Race Report: Great Race 10K

My poor abandoned running blog. I got so behind, I just got overwhelmed. I have a lot to write about, but here’s a race report to hold you over until the rest:

 

I was up at 5 the next morning and immediately got my pre-race grinds: black coffee (with sugar) and my normal amount of oatmeal, since I had SO MUCH TIME before the 9:30 am 10K start. I had my outfit all laid out the night before, deciding to wear what I had intended to wear for the Air Force half, which was injured for, having wrenched my ankle during a tempo run that week and not wanting to take any chances, even though it probably would have been just fine. I was donning full on Brooks pretty much head to toe, and threw in some Pro Compression socks for good measure. Because they make me feel legit. Also, kept my calves a little warmer for the chilly waiting around part.

I also donned a throwaway shirt, cause it was a TAD chilly. Rain was in the forecast, but not until like 11 a.m., when we would be finished. Oh, weathermen. The epic failure.

A little before 6 a.m., I had a car full of people, and NB took the wheel: I crammed in the backseat between NB’s mom and his roommate Rachel, and NB’s dad road shotgun. We soon arrived downtown and found reasonable-ish parking, heading down to the bus lines. We deposited NB’s parents in their bus line and then stood inside the atrium that led down to the T, getting some wind blocking for at least a little while before our own buses started their route.

We arrived up in Squirrel Hill to almost no lines at the portos – though it turned out that NB, who had scored a seeded bib, could have used the Special Elite Portos, but he stayed with us laypeople until the start. I eventually found Ellen, and MCC found us, and we stood around chatting and trying to warm up our muscles. I could feel those 16 miles in my legs, and wasn’t sure what my chances were for anything close to 50 minutes. Ellen was running her first 10K and was hoping I would pace her. I told her I probably wouldn’t be doing sub-50. “Please, I want to do it! you can totally do it!”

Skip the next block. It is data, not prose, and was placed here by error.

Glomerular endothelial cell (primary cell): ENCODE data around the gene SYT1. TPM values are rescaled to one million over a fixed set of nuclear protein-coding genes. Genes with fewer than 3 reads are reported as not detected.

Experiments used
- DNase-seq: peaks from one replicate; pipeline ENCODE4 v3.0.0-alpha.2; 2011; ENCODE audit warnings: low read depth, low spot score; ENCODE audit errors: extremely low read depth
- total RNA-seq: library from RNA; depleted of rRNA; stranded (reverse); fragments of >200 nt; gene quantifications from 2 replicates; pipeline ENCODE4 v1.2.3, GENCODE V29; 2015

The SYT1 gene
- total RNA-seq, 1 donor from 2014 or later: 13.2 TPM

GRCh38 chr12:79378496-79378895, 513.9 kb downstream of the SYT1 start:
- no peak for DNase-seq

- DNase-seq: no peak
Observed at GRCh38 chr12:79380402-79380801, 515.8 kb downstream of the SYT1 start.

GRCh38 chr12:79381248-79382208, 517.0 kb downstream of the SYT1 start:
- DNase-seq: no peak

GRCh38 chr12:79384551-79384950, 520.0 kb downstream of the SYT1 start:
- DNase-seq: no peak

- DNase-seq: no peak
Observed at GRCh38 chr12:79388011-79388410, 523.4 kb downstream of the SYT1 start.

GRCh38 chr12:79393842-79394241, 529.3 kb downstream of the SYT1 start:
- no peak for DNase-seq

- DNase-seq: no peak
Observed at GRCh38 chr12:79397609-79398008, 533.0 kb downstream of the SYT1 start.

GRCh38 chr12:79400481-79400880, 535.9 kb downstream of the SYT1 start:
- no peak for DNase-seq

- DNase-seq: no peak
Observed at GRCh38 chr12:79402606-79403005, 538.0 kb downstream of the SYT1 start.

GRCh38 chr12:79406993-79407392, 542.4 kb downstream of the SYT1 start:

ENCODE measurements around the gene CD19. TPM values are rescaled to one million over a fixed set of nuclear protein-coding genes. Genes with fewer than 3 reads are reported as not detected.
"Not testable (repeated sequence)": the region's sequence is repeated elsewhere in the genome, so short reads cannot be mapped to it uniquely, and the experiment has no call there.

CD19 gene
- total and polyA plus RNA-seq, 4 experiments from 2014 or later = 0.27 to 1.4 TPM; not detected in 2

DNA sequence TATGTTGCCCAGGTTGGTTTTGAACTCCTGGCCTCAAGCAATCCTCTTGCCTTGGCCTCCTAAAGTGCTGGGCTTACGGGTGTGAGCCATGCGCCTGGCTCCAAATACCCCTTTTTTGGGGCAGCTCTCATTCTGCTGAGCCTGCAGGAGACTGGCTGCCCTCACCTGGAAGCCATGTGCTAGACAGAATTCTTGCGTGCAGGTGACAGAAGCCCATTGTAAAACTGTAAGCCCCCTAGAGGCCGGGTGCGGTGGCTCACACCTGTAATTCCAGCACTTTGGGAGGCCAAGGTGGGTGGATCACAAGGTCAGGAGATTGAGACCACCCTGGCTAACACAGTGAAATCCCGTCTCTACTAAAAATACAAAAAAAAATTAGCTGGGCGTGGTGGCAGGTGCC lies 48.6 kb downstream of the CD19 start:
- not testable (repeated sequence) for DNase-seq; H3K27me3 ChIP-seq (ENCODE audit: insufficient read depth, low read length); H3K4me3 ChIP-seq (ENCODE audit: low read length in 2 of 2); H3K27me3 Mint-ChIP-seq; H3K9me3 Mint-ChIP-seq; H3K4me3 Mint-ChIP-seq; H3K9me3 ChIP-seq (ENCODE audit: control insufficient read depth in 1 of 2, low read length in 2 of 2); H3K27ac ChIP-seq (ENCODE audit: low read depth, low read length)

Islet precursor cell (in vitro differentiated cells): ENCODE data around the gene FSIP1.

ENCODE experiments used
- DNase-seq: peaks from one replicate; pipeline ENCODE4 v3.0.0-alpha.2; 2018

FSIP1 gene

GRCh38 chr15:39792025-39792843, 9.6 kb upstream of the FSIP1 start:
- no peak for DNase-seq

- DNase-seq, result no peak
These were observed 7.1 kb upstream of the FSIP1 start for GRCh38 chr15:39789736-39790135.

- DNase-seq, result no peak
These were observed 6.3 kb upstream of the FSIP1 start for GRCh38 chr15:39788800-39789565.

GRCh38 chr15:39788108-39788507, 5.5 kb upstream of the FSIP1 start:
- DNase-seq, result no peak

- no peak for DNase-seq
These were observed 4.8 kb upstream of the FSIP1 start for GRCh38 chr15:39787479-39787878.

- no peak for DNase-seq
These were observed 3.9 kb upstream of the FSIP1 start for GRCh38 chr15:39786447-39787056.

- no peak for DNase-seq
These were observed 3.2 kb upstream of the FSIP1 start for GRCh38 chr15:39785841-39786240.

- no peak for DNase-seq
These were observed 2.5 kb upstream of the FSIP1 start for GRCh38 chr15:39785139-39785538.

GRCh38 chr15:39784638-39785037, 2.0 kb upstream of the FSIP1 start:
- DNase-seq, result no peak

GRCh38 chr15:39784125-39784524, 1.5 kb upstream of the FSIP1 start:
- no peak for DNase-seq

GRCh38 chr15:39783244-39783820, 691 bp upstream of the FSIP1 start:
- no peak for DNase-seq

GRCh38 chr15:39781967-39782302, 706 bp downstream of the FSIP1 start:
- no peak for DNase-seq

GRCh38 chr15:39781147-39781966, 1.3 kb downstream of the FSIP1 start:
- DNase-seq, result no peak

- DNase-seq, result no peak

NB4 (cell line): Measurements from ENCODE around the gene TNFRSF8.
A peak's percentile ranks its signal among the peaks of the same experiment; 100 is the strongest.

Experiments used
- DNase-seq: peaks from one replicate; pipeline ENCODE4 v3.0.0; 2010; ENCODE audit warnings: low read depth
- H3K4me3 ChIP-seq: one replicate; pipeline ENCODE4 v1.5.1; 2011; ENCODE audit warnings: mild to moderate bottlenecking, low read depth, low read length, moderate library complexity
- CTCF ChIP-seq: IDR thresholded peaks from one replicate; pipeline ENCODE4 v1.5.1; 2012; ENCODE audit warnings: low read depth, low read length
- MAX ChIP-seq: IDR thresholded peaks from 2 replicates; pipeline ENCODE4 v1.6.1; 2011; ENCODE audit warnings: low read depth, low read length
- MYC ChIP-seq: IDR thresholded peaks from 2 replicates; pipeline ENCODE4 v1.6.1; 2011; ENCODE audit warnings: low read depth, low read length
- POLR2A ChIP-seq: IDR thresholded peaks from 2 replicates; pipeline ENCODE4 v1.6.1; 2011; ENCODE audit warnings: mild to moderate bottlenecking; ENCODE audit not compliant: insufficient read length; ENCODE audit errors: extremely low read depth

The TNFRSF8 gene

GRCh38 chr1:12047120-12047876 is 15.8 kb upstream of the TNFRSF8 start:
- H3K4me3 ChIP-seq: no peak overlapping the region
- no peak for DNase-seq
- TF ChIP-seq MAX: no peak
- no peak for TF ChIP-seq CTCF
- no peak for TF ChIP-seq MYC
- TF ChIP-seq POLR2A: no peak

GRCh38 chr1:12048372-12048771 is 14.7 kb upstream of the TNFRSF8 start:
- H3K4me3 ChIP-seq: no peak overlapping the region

Ready to race! Left to right: MCC, NB, Me, Rachel, and Ellen

Fifteen minutes to start, after getting our picture taken, NB went to warm up and then headed to the seeded corral, while I tore off my throwaway shirt, took my Gu, and did some butt-kicks and high knees to try to warm up a little. We had a decent starting spot so I didn’t really want to move anywhere. Plus, I figured I wouldn’t need a warmup when I wasn’t trying to PR.

Soon, “shout” was playing, per tradition, and the gun went off. The seeded runners had taken off and I silently wished NB well as the rest of us accordioned our way to the start line. I hit my watch a little late – like a second, maybe – and was soon cruising down Beechwood stride for stride with Ellen. As we made our way up the hill and onto Forbes, we kept each other within sight, trying to weed our way through. The first mile is very rolling, and with adrenaline in my veins, my watch was reading a low 8-minute pace, which is perfect for a sub-50 finish, but I figured it wouldn’t last. We hit the first mile in 8:03, and as I called the split to Ellen, we were starting to cruise down Forbes hill.

Soon we were running a low 7 minute pace, and while I knew it was the hill, I warned my companion to watch the speed so we didn’t burn up our legs. The hill rolled back up and we came screaming around Morewood. The second split ticked off in 7:20. It’s the hill, it’s the hill, I said to myself, but the next split was reading just as fast. “I’m going to have to back off,” I said. “I can’t keep this pace.” My legs were already starting to protest – or maybe it was my brain. Ellen wished me well and assured me I would catch up with her (I didn’t, but perhaps if I hadn’t run 16 the day before…)